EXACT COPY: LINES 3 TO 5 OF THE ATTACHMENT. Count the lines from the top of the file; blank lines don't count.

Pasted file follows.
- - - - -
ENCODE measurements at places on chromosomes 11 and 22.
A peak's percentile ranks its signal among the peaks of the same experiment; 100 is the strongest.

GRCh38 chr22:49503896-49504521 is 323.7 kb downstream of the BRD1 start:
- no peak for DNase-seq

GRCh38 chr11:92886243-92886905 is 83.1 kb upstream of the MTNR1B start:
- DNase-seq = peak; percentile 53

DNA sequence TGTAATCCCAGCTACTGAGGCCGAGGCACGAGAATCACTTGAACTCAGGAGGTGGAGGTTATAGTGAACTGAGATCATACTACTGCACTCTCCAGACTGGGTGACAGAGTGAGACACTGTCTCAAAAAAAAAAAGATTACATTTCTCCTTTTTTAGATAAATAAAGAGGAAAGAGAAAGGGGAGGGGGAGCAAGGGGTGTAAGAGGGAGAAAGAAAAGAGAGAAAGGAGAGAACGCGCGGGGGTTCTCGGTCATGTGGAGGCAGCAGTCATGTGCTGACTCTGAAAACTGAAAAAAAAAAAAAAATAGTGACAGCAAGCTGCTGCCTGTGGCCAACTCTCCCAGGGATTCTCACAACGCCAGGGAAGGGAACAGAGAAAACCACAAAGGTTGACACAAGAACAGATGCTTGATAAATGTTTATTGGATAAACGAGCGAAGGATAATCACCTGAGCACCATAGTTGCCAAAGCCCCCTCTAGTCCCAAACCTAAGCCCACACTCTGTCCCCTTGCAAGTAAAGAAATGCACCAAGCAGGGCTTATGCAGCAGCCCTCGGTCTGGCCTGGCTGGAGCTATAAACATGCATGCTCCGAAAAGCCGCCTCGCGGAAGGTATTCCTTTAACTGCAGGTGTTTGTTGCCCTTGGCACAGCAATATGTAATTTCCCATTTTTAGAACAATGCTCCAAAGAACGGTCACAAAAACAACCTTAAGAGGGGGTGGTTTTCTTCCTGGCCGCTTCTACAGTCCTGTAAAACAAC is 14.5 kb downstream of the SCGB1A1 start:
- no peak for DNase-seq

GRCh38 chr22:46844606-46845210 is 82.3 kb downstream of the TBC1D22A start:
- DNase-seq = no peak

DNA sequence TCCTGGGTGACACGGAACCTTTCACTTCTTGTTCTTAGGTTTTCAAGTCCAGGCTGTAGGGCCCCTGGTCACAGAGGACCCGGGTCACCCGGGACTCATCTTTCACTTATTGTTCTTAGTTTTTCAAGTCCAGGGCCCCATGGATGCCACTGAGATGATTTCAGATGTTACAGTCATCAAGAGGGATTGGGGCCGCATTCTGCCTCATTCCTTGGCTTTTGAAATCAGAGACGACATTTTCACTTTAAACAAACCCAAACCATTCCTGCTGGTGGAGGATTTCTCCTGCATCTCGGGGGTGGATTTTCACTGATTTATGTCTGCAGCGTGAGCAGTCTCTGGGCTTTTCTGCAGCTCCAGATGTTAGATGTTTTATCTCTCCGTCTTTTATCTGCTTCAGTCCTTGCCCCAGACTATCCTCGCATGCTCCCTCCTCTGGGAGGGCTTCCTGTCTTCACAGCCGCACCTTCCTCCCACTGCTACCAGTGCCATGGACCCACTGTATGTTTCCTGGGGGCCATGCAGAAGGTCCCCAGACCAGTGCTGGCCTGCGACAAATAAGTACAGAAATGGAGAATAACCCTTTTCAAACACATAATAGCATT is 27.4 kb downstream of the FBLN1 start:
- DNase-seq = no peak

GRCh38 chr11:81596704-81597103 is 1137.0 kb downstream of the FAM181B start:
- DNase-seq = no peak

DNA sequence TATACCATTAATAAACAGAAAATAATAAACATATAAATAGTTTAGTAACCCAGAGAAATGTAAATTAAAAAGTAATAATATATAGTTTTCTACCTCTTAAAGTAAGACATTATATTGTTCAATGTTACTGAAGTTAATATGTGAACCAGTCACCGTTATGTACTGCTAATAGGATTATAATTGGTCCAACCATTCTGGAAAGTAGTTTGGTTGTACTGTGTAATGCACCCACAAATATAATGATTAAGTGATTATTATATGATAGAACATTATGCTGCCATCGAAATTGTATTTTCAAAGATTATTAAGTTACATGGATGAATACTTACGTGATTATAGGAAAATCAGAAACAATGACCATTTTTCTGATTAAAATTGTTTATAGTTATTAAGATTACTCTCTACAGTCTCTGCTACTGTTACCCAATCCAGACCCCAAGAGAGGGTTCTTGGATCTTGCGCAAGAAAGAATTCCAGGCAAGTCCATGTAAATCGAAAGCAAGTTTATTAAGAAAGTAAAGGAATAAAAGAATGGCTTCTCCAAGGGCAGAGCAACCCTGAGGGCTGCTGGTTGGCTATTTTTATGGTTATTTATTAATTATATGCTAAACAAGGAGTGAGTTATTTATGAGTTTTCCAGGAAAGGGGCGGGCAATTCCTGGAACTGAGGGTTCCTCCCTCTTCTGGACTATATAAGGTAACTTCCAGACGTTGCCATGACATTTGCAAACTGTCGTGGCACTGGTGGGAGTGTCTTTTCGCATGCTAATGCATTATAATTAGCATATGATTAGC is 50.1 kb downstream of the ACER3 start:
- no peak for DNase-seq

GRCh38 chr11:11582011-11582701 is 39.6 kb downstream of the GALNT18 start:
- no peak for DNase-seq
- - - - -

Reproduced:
GRCh38 chr22:49503896-49504521 is 323.7 kb downstream of the BRD1 start:
- no peak for DNase-seq

GRCh38 chr11:92886243-92886905 is 83.1 kb upstream of the MTNR1B start: